Wells Fargo Invests in Solar, Loans Money for Green Projects
The latest announcement involves a $266 million equity investment in solar energy — the largest in the company's history. The project, a 64-megawatt Concentrated Solar Power plant called Nevada Solar One near Las Vegas, is expected to be the largest solar facility built in the world in 16 years, the company said last week.
Wells Fargo was one of three equity investors in the deal, which includes an affiliate of Northern Trust and JPMorgan Capital Corp., who underwrote equity and led equity investors.
Nevada Solar One is expected to neutralize electricity costs in a state that has seen electricity prices rise more than 50 percent since 2000. The renewable energy will be sold to Nevada Power Company and Sierra Power Company through long-term power purchase agreements during peak demand, when prices and demand are highest.
"Vast opportunity exists to help our customers and our nation take advantage of clean, renewable energy," Barry Neal, Wells Fargo's director of Environmental Finance, said in a statement. "Our goal is to seize the right opportunities by drawing from our breadth of financing capabilities to deliver solutions that benefit our customers, our communities, our shareholders and our environment."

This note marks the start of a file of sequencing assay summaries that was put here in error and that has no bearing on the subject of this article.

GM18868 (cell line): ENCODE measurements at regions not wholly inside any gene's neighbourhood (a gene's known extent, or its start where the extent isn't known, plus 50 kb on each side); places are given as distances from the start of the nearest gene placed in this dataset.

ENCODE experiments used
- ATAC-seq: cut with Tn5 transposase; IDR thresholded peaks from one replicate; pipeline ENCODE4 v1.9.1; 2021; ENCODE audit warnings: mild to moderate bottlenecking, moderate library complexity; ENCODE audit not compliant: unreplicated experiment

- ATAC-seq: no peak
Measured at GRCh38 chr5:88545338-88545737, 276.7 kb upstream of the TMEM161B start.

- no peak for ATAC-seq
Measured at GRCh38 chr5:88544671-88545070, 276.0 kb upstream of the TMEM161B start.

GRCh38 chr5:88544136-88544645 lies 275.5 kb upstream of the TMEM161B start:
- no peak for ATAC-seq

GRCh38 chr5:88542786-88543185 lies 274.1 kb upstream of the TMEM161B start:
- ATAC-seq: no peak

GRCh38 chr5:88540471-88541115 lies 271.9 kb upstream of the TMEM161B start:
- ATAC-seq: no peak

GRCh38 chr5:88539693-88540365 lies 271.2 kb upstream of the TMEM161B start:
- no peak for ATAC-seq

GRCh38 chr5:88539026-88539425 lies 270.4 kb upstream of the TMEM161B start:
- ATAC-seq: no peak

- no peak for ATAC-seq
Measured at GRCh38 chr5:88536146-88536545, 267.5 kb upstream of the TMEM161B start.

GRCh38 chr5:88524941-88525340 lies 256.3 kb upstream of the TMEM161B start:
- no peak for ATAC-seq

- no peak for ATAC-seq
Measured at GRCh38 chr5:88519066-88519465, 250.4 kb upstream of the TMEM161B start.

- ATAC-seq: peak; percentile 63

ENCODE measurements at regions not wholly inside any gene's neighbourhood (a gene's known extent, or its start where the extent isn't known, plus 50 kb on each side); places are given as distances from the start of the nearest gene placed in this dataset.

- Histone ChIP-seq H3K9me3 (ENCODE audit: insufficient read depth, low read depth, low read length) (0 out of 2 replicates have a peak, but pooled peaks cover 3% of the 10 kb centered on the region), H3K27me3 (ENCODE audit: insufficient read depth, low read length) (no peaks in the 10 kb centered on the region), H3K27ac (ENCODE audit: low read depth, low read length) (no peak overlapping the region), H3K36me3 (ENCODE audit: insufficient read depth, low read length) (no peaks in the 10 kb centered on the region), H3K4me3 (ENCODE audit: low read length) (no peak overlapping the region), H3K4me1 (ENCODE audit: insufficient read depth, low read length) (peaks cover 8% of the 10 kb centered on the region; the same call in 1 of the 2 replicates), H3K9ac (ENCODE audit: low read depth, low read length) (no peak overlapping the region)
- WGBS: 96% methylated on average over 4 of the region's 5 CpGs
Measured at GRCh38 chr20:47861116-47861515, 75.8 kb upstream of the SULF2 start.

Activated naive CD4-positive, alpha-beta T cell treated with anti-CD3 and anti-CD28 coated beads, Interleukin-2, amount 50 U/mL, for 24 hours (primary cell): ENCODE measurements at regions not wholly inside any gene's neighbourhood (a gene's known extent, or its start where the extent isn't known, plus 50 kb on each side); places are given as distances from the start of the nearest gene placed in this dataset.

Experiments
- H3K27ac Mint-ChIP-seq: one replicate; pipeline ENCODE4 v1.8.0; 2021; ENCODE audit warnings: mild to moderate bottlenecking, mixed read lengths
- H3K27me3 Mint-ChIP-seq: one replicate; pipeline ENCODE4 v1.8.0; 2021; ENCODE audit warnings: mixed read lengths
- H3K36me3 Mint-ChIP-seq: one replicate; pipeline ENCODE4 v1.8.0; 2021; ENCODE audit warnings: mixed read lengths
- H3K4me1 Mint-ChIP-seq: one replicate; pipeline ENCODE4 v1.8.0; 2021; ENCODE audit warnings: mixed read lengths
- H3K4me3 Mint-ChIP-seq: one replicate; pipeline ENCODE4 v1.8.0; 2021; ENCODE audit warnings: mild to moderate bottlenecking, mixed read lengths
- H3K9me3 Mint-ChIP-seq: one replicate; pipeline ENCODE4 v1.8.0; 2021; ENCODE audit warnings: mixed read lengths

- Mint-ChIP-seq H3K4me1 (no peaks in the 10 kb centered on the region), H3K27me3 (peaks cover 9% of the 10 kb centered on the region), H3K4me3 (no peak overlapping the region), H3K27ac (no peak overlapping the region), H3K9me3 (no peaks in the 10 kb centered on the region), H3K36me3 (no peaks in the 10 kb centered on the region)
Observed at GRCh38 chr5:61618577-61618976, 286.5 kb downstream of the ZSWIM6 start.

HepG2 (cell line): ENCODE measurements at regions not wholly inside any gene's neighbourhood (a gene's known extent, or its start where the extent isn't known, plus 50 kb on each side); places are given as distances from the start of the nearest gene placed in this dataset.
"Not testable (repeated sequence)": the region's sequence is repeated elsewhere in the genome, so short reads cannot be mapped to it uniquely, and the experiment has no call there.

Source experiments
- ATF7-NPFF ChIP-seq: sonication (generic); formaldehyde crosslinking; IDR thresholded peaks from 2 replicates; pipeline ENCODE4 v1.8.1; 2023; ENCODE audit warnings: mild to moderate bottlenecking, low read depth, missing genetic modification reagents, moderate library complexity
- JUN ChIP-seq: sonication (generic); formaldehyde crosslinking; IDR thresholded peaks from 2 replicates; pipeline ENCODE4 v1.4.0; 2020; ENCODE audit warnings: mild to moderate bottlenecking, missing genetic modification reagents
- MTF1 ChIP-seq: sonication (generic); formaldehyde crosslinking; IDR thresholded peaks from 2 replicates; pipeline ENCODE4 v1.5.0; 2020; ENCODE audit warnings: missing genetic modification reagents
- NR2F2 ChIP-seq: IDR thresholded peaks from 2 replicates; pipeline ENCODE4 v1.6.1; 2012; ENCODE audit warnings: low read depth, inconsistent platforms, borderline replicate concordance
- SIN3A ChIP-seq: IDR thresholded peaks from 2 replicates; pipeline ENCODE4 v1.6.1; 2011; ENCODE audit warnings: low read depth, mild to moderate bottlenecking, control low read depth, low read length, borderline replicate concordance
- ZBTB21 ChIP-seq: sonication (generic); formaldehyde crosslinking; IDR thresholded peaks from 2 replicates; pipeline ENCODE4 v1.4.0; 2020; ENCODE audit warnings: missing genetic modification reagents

The project will span 400 acres with more than 182,000 parabolic trough-shaped mirror panels that concentrate solar radiation onto receiver tubes, creating fluid-driven steam to power conventional steal turbines.
In early August, the company announced it loaned $28 million to U.S. companies making environmental improvements in Panama and India.
One, an Ohio company, will build an irrigation tunnel beneath a wildlife refuge in India while the other, an Alaskan company, will recover hardwoods from forests that were flooded to build the Panama Canal.
Wells Fargo's hedging offering can help companies that spend more than $1 million on electricity each year. Hedging greater control over both short- and long-term electricity costs and protects companies from potentially large year-over-year fluctuations in the price of electricity, it said.
"As electricity costs continue their long-term upward trend, managing power costs can often mean the difference between profit and loss for many small and medium-sized companies," Anil Suri, managing director in Wells Fargo’s Financial Products Group, said in a statement Aug. 1. "All middle market companies depend on having reliable, affordable power, but many do not have in-house experts or the time to effectively manage electricity market risk. We now offer that increasingly vital service using the same disciplined approach Wells Fargo brings to its customers in other areas of financial risk management every day."
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